It would be wrong on my part to say that documentary making is a dying art in Pakistan, for it never really blossomed in our part of the world – it was never truly born. Our sensibilities are limited when it comes to this art form, for we have little understanding that documentary making is not solely the domain of news channels and sociopolitical prime time shows.

Given these circumstances, it’s hard to understand that documentary making is an art form which is not all about putting together mechanical montages, clichéd interviews and re-enactments of zero aesthetic value. However, despite this there are people who have managed to make internationally acclaimed documentaries in Pakistan. The only problem is that these documentaries have not received the acclaim they deserved from Pakistanis as they touched upon sensitive issues which the average citizen does not feel comfortable in confronting.

Filmed in the summer of 2014, ‘K2 and the Invisible Footmen’ is a documentary which should be a source of pride for Pakistan, and here are a few reasons why:

1- Highlights the lives of the hard working porters of K2

The porters of K2 are the people who trek all the way to the mountain base camp with at least 20 kilos of your luggage on rates that would make you cry. Iara Lee, the Brazilian filmmaker and activist behind this documentary, made sure she conveyed the lifestyle of these porters in the most dignified way possible. The portrayal of their lives not only fills you with pride for their hard work but also makes your heart ache for their lack of resources.

2- Aesthetics and cinematography

Credit for the amazing cinematography and aesthetic value of the film goes to Mr. Jawad Sharif – the cinematographer and editor of the film who hails from our very own Islamabad. Known for his focus on aesthetics, Sharif has brought each and every shot to life. Even the interviews do not seem boring with all the beauty inherent in each shot. Jawad is Famous for his documentary on Samina Baig "Beyond The Heights”.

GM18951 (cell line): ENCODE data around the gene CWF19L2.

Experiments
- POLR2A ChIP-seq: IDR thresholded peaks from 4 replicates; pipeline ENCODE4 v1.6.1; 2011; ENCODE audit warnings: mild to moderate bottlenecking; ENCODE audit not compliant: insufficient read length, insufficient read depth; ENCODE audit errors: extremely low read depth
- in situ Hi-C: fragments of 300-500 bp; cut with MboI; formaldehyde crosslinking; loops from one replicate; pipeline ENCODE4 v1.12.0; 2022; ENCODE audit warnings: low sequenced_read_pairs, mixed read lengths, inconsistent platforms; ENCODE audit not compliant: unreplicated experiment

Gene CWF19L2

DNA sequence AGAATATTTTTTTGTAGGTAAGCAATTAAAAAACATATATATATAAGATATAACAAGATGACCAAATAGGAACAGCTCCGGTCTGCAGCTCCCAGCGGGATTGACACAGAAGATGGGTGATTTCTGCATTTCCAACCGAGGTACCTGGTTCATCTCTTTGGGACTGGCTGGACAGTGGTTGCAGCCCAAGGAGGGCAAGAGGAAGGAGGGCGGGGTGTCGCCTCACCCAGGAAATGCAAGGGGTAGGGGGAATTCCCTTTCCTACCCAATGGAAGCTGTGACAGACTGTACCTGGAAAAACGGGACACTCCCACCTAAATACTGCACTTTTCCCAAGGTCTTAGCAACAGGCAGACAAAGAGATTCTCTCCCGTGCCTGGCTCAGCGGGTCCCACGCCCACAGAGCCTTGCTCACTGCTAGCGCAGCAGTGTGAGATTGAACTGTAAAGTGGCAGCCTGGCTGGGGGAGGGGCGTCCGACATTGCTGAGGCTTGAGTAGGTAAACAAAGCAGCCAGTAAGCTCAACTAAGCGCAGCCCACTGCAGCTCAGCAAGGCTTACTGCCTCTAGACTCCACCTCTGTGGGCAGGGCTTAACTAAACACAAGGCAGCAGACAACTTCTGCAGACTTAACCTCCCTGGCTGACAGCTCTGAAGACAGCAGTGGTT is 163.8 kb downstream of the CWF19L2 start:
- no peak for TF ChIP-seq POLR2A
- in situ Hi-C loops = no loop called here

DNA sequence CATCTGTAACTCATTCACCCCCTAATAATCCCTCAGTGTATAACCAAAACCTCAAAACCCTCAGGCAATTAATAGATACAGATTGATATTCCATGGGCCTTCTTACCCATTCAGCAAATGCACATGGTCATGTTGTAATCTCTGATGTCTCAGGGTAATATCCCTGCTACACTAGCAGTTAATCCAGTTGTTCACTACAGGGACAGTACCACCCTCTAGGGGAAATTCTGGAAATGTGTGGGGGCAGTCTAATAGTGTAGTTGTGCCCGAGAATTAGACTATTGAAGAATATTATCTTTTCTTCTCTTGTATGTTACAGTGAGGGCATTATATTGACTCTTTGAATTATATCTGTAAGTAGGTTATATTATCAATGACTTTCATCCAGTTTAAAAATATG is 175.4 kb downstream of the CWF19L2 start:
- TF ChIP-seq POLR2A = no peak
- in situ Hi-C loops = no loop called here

K-2 & The Invisible Footmen – Official Trailer from Jawad Sharif on Vimeo.

3- International screenings

The film has been screened at the Harvard-Brown Festival at Harvard University around the same time that Sarmad Khoosat’s ‘Manto’ was also being screened there. From Brazil to Kazakhastan, the film has not only had many screenings but also won many hearts and awards. In Pakistan too, it has been screened twice in Lahore (at PIMFF and Khayaal Festival) and once in Islamabad (at Face Film Festival). It is soon scheduled to be shown in other parts of the world, including Turkey, Spain and India.

The best part is that the film does not embroil itself in controversies but focuses on a simple and realistic portrayal of life. It’s filled with humour and the occasional cheekiness of the porters, showing audiences the mighty K2 on the 60th anniversary of its first ascent. The film may make you cry and laugh, but above all it should make you proud of the wonders that exist in Pakistan.

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